In today’s NYT is this article about College Summit, a non-profit that runs an intriguing program that teaches low-income young people to craft college essays from the fabric of their lives. They learn the cultural capital of essay writing, they learn to frame their lives as something infinitely richer and deeper than an accumulation of deficits, they learn to show admissions officers the complex lives behind the test scores and grades.
As the article notes, so many afluent kids are writing the same “I went on a service trip to Costa Rica and saw dire poverty for the first time” essays that admissions officers roll their eyes at the first mention of Latin America. I love the idea that low-income kids could come across as relatively wise, experienced, and motivated as they narrate their own lives.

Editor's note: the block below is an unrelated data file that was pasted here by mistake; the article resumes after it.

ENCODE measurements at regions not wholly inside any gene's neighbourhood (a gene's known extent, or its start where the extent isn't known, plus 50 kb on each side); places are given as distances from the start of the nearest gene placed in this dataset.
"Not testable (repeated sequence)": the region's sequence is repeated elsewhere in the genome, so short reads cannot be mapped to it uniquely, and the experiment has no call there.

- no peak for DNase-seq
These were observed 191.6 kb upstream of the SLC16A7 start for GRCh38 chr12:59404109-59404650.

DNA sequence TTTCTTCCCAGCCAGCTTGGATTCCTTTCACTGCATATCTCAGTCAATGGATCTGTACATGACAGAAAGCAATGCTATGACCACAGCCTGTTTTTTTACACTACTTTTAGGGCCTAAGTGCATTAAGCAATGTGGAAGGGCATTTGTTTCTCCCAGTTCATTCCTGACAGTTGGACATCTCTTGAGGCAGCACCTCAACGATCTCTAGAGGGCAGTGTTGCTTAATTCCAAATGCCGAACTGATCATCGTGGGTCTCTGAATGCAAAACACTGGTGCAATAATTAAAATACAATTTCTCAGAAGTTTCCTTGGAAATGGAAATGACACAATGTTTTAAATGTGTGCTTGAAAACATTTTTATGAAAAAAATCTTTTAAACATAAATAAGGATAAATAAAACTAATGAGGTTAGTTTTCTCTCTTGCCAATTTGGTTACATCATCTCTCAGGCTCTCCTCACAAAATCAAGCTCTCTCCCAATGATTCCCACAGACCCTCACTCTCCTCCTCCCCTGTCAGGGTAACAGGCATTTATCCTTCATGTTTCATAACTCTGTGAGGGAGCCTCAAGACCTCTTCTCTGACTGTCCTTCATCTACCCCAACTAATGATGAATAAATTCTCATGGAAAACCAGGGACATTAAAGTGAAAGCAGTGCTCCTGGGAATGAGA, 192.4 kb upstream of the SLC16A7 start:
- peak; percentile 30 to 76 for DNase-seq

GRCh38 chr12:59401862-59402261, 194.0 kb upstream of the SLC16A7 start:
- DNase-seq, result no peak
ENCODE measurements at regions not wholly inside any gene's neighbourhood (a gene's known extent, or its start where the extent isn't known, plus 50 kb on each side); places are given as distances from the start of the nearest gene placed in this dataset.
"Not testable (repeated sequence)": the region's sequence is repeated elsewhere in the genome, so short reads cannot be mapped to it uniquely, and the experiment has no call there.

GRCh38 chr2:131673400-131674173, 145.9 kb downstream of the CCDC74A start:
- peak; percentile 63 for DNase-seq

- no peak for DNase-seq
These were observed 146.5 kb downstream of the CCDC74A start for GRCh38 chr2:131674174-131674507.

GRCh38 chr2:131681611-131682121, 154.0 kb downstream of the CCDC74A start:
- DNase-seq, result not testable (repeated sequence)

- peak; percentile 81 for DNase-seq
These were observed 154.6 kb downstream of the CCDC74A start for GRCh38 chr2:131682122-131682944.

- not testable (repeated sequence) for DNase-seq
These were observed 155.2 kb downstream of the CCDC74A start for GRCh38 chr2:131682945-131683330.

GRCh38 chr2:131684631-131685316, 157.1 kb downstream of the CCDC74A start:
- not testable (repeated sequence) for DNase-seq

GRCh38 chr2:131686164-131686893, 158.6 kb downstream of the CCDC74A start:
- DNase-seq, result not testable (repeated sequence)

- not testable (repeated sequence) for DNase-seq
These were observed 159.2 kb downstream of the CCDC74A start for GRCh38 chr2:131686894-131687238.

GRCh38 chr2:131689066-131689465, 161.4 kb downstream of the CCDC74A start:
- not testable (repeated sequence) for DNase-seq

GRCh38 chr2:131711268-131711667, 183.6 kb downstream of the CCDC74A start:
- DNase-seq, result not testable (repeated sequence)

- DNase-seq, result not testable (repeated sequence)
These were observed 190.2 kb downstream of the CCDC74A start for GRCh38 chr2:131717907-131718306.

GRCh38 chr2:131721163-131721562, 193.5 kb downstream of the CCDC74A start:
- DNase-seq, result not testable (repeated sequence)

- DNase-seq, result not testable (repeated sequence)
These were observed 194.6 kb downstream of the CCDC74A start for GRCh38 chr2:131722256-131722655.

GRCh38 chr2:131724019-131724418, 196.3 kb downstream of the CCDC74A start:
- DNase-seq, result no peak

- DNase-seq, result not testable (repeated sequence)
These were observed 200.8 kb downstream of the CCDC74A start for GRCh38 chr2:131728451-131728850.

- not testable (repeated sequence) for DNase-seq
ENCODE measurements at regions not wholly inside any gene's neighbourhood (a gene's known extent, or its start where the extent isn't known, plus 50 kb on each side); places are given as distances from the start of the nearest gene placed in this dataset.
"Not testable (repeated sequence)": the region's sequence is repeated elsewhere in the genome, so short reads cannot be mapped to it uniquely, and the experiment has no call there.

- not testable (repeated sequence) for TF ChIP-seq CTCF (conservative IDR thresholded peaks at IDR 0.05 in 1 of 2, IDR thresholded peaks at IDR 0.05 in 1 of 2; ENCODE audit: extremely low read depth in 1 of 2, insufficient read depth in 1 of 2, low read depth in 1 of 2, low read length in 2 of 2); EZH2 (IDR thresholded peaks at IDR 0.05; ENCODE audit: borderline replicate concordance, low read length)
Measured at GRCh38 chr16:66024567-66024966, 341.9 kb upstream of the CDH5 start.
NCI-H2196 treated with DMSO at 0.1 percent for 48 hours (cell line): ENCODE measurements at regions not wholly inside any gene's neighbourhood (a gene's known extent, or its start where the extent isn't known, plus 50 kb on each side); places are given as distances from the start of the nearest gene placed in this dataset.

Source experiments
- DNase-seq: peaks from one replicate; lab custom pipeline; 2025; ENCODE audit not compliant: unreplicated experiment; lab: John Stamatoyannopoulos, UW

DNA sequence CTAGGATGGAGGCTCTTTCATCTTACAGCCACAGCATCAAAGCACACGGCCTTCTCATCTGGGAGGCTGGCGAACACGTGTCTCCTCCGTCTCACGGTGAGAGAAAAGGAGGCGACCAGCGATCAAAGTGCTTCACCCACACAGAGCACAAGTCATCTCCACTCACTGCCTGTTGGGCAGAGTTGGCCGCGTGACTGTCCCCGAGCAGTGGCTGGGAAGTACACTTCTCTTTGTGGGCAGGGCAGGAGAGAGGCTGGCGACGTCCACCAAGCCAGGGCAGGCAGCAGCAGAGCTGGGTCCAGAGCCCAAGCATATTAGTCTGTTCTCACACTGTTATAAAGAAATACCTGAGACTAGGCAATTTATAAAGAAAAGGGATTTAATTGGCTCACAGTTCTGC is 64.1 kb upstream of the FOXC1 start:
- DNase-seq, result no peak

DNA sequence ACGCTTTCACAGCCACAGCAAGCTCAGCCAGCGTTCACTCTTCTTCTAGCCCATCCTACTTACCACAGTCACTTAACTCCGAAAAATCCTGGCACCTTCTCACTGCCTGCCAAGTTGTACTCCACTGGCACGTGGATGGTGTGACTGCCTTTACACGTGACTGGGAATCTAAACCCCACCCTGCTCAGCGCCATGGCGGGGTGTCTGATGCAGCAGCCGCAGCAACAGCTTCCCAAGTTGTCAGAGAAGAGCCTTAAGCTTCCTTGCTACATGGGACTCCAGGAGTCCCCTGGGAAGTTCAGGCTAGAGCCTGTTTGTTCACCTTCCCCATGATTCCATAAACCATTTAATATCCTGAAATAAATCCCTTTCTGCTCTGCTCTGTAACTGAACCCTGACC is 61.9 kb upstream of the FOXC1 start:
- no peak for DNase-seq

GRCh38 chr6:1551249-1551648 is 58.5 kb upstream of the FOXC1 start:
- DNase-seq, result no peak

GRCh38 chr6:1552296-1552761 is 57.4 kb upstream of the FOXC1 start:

I’ve been reading and working in narrative and storytelling this year, and love, also, that in writing these essays, these young people are also writing their lives, on their own terms, as they actively construct identity and voice.
The program reaches only 1500 kids a year.
At least it’s a start.